xclim.core.utils.adapt_clix_meta_yaml(raw: os.PathLike, adapted: os.PathLike)[source]

Reads in a clix-meta yaml and refactors it to fit xclim’s yaml specifications.

Other xclim modules

Spatial Analogs module

Spatial analogs

Spatial analogues are maps showing which areas have a present-day climate that is analogous to the future climate of a given place. This type of map can be useful for climate adaptation to see how well regions are coping today under specific climate conditions. For example, officials from a city located in a temperate region that may be expecting more heatwaves in the future can learn from the experience of another city where heatwaves are a common occurrence, leading to more proactive intervention plans to better deal with new climate conditions.

Spatial analogues are estimated by comparing the distribution of climate indices computed at the target location over the future period with the distribution of the same climate indices computed over a reference period for multiple candidate regions. A number of methodological choices thus enter the computation:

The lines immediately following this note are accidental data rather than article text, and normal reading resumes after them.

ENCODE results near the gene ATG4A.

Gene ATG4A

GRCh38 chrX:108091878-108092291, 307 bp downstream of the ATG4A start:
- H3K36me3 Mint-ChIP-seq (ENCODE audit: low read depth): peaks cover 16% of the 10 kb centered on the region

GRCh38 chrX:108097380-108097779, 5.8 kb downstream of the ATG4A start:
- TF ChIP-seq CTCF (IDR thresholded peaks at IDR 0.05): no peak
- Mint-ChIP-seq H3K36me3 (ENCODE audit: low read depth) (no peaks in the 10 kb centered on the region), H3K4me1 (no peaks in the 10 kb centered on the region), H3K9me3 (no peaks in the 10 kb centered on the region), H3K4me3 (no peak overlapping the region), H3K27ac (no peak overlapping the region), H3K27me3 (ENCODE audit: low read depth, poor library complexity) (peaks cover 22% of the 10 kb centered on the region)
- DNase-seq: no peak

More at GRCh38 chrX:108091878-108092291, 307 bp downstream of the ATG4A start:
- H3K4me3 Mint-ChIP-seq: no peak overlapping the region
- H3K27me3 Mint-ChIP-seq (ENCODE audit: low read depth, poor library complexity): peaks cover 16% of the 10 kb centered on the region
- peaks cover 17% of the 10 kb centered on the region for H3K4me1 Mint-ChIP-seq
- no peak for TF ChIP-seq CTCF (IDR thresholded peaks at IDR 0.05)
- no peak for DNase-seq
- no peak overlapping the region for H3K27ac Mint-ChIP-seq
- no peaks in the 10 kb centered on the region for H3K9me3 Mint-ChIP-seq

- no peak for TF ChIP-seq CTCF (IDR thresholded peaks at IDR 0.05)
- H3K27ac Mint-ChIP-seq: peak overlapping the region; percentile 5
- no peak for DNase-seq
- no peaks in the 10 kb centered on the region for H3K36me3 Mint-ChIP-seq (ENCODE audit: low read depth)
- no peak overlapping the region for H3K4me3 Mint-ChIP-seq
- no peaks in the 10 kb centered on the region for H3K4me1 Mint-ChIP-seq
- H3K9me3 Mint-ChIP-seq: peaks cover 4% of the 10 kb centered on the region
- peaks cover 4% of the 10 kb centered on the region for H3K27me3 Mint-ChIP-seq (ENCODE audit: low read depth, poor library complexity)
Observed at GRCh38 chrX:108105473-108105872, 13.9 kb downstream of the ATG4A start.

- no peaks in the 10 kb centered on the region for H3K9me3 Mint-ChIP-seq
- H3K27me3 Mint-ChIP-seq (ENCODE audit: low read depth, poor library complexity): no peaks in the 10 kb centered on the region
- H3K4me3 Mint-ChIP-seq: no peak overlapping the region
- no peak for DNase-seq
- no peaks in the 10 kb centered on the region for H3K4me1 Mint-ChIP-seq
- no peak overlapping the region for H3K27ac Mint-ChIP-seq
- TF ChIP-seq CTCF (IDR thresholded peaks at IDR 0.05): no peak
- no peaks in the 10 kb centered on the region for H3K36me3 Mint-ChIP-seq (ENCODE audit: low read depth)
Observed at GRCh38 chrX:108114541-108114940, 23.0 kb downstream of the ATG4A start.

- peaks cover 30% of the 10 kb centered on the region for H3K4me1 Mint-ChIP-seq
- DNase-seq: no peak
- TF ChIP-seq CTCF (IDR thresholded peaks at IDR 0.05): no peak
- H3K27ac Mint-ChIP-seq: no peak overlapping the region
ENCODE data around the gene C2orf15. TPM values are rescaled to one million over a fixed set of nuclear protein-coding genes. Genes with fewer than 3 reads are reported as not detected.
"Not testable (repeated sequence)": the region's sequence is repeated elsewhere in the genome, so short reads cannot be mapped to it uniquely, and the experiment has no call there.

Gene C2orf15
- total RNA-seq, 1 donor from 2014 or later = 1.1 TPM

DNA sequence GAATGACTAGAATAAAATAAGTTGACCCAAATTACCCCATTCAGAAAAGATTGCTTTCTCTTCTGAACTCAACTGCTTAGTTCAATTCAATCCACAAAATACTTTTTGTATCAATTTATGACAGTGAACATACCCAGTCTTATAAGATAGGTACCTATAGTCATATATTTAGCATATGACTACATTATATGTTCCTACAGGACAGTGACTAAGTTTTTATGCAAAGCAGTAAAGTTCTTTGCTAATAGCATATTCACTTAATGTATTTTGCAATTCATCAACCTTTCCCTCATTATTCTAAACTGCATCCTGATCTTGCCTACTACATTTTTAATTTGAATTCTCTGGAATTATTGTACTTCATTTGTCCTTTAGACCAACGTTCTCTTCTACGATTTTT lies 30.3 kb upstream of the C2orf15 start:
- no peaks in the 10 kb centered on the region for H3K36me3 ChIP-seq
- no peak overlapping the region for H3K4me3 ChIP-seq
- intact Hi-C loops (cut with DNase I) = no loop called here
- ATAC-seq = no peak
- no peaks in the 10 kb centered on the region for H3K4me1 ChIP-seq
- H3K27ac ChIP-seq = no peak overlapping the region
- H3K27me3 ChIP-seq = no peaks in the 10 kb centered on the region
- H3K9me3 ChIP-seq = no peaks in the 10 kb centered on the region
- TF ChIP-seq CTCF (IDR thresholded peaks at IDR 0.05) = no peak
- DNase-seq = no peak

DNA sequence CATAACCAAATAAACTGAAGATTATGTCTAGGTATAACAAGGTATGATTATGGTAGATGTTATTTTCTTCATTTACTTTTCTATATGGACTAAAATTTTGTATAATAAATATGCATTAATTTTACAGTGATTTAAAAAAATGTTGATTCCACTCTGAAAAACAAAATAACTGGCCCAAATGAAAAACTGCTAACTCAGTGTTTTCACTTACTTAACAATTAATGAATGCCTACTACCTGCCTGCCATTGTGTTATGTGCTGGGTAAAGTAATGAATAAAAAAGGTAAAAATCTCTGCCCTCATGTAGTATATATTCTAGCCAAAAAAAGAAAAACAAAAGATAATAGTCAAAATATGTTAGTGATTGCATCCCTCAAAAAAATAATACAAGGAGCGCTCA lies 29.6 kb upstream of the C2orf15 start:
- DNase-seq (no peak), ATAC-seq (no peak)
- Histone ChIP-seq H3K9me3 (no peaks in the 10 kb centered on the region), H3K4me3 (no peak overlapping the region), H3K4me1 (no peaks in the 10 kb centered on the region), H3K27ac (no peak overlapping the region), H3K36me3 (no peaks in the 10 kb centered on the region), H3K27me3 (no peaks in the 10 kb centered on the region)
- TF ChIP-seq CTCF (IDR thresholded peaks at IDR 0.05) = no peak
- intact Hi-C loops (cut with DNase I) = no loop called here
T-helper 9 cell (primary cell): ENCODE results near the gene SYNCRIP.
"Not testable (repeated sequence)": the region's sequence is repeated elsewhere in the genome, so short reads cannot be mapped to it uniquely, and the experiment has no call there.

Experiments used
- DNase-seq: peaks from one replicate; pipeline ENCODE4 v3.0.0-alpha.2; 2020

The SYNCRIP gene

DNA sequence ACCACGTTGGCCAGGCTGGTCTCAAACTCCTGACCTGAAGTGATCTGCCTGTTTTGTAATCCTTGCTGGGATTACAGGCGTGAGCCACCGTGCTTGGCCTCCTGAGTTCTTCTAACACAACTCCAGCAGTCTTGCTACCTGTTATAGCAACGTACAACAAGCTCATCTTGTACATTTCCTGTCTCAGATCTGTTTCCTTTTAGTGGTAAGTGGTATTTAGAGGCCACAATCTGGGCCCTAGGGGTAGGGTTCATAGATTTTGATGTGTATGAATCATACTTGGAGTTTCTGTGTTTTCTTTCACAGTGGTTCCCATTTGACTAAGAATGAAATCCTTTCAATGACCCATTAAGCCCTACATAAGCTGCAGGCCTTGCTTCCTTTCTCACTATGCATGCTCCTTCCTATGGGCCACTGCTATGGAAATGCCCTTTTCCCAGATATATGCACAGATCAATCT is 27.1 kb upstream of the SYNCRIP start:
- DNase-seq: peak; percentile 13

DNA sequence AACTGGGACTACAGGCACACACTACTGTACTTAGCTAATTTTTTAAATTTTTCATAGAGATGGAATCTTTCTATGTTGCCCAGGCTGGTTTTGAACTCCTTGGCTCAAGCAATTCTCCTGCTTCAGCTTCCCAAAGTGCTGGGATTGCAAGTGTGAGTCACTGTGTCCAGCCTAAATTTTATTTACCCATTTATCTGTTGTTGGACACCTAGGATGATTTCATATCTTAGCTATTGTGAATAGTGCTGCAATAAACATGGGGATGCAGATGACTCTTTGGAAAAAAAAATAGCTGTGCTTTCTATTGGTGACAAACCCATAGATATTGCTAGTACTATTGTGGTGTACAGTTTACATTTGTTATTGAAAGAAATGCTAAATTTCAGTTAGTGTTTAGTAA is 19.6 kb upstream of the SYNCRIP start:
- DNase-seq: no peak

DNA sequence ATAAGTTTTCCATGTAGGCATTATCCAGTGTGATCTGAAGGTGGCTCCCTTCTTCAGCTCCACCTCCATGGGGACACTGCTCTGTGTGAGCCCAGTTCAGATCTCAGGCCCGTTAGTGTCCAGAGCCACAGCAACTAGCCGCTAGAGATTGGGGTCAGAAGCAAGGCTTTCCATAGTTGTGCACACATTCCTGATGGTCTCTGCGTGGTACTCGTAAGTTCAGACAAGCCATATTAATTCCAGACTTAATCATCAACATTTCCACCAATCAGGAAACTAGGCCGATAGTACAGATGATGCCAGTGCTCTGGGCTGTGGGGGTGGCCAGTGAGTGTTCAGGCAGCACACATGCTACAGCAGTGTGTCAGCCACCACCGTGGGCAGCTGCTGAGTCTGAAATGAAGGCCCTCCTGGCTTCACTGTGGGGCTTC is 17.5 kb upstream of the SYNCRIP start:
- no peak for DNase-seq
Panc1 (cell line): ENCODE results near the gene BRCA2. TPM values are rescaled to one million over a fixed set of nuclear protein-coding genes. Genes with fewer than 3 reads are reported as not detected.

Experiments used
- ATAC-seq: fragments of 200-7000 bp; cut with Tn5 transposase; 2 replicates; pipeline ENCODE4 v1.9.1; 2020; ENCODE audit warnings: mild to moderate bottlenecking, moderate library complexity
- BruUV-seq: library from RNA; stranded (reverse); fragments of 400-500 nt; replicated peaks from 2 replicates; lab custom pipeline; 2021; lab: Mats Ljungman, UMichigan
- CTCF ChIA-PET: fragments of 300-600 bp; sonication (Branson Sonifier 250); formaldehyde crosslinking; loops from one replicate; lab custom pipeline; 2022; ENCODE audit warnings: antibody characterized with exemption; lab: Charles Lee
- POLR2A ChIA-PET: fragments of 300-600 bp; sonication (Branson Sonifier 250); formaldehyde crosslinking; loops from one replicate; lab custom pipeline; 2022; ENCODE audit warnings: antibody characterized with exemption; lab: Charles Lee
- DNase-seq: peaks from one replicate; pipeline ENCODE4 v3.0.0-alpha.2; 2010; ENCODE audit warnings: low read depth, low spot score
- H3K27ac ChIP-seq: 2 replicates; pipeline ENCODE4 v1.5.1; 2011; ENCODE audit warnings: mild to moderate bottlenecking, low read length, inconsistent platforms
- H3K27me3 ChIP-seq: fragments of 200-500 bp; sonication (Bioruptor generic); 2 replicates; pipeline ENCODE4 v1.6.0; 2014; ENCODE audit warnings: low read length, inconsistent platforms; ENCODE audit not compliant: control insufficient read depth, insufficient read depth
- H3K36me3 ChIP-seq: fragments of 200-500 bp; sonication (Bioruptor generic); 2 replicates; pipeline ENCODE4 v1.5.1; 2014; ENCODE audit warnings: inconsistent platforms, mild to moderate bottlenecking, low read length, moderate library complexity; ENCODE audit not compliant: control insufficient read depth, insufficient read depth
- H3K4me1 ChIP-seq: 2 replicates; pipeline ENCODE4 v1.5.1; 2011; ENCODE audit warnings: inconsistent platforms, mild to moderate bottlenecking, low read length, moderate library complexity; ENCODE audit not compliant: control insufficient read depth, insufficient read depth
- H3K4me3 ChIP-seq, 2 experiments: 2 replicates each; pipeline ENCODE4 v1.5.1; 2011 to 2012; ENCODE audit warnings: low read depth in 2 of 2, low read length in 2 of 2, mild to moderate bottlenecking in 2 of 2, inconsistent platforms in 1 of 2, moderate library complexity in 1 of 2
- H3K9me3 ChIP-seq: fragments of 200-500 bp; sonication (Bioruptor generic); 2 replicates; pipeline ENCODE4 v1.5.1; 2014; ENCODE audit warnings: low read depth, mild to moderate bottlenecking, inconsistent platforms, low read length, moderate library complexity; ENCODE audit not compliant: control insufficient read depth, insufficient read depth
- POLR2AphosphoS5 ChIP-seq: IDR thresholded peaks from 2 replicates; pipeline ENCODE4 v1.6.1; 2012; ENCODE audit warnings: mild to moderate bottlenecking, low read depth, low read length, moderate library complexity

• Climate indices of interest,

  • Metrics measuring the difference between both distributions,

  • Reference data from which to compute the base indices,

  • A future climate scenario to compute the target indices.

The climate indices chosen to compute the spatial analogues are usually annual values of indices relevant to the intended audience of these maps. For example, in the case of the wine grape industry, the climate indices examined could include the length of the frost-free season, growing degree-days, annual winter minimum temperature andand annual number of very cold days [Roy2017].

Methods to compute the (dis)similarity between samples

This module implements five of the six methods described in [Grenier2013] to measure the dissimilarity between two samples. Some of these algorithms can be used to test whether or not two samples have been drawn from the same distribution. Here, they are used to find areas with analog climate conditions to a target climate.

Methods available
  • Standardized Euclidean distance

  • Nearest Neighbour distance